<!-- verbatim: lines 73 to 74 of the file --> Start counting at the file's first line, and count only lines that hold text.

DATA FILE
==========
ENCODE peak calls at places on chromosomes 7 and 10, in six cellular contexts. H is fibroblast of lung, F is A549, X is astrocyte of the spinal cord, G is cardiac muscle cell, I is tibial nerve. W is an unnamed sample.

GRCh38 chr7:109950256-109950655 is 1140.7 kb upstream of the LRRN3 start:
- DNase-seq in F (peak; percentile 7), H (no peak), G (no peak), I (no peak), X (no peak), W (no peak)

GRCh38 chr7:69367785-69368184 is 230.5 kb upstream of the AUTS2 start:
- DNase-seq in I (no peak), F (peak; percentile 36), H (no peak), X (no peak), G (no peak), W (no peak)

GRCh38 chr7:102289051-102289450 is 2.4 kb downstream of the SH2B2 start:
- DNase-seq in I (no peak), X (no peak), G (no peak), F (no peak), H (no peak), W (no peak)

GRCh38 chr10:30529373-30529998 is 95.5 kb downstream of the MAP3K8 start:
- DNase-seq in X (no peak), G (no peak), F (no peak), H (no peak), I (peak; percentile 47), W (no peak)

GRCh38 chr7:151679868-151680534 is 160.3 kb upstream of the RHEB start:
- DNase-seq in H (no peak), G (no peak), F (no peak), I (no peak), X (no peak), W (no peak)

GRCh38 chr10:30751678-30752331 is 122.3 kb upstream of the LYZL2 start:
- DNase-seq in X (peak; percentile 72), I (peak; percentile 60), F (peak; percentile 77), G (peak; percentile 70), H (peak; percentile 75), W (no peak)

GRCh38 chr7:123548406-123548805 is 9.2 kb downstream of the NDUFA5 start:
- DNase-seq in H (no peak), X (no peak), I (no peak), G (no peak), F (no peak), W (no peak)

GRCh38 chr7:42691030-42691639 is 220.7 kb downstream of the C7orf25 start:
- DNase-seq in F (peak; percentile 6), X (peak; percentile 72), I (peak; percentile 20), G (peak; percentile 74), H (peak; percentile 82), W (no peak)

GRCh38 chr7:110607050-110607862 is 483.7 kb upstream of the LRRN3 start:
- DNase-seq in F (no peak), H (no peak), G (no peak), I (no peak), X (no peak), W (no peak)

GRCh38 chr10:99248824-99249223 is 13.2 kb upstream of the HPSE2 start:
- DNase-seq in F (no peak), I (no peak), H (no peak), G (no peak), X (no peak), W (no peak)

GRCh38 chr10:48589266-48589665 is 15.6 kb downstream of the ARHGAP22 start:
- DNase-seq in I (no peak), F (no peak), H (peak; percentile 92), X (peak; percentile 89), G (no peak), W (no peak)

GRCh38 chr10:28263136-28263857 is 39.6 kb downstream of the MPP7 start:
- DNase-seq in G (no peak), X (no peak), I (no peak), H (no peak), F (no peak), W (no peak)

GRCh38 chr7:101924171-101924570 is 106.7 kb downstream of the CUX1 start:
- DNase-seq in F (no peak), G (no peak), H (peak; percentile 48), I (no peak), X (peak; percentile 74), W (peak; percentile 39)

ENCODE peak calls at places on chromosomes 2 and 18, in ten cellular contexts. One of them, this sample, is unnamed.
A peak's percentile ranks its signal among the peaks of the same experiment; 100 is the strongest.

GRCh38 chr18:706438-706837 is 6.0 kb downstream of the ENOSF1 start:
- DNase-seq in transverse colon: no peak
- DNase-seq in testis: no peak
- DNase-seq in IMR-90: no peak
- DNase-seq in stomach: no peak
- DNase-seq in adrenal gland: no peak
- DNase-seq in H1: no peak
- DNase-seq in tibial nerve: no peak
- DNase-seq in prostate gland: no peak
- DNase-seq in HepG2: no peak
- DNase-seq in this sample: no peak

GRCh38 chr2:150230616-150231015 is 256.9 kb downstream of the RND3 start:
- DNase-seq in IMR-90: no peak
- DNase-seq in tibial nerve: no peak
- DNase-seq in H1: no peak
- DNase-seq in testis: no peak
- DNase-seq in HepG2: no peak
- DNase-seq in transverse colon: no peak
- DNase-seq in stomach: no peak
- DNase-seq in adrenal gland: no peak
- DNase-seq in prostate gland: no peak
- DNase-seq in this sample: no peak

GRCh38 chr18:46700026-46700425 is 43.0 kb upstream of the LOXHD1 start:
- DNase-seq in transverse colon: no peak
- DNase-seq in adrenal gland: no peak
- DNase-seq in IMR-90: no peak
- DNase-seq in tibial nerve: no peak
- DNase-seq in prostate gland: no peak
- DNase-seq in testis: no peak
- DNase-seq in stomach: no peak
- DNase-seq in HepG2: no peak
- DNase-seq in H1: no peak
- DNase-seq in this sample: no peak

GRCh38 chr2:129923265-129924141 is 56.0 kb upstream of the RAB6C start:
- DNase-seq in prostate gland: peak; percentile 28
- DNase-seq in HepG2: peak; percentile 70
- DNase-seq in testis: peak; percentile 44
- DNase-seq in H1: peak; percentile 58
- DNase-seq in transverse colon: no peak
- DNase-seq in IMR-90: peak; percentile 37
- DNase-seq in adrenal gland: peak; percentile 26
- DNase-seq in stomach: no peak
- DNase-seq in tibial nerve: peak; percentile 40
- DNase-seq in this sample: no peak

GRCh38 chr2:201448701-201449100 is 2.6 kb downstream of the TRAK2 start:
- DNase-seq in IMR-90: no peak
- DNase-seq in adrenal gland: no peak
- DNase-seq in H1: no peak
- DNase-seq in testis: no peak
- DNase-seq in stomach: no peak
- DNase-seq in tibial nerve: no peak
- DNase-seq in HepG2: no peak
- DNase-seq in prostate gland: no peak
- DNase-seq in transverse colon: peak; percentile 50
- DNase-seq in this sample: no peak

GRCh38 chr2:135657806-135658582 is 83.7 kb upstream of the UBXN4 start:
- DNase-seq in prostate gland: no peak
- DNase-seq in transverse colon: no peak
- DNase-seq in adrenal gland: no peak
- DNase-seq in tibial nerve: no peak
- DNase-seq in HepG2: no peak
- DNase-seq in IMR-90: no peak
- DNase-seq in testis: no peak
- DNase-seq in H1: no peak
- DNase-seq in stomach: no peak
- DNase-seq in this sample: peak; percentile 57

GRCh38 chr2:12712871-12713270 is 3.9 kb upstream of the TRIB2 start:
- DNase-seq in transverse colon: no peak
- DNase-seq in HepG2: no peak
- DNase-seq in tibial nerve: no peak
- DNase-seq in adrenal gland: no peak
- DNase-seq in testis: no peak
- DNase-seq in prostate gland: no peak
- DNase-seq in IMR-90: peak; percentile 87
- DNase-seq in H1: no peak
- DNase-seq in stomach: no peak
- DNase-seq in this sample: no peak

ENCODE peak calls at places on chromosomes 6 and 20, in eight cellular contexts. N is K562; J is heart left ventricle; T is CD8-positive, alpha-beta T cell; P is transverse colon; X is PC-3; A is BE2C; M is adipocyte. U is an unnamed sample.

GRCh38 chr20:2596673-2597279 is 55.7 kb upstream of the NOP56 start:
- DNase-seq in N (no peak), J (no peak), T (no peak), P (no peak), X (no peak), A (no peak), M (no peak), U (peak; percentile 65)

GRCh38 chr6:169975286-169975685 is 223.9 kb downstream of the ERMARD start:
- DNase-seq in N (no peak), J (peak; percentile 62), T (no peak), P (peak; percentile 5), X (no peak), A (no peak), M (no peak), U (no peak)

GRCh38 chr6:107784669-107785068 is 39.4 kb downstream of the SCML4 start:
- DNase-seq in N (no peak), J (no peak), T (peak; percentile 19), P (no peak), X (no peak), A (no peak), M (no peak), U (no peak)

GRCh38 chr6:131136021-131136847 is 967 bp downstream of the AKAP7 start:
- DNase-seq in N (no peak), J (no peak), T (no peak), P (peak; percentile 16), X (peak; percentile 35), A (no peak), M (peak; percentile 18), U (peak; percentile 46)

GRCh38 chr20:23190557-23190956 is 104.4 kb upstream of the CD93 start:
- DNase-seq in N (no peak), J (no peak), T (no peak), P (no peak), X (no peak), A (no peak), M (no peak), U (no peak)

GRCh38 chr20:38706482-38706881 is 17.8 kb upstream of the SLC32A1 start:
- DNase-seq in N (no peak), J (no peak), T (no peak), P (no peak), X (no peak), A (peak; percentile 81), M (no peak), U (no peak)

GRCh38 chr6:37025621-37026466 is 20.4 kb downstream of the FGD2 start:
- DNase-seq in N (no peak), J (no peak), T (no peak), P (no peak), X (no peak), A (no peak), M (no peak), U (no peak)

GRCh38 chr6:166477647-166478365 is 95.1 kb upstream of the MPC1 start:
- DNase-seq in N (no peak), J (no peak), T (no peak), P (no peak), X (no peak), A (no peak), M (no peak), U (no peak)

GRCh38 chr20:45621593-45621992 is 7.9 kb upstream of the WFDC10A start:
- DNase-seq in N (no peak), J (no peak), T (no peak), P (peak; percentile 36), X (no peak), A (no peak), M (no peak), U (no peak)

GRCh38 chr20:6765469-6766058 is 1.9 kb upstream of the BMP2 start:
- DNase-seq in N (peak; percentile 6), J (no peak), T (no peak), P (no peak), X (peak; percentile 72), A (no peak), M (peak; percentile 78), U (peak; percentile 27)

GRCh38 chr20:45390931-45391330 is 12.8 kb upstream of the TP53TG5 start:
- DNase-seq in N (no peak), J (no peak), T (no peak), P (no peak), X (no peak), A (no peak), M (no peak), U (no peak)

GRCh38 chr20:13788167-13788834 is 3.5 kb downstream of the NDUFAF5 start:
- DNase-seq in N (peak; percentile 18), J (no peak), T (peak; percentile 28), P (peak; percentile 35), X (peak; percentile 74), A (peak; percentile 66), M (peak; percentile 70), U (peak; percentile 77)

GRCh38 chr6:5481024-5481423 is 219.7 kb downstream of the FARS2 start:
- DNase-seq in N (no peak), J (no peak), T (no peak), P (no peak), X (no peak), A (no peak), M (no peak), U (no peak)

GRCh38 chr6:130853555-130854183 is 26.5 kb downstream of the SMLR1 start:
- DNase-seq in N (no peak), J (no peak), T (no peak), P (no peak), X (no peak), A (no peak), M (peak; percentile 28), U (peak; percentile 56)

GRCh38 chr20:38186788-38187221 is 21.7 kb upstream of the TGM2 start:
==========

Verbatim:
- DNase-seq in this sample: no peak

GRCh38 chr2:201448701-201449100 is 2.6 kb downstream of the TRAK2 start: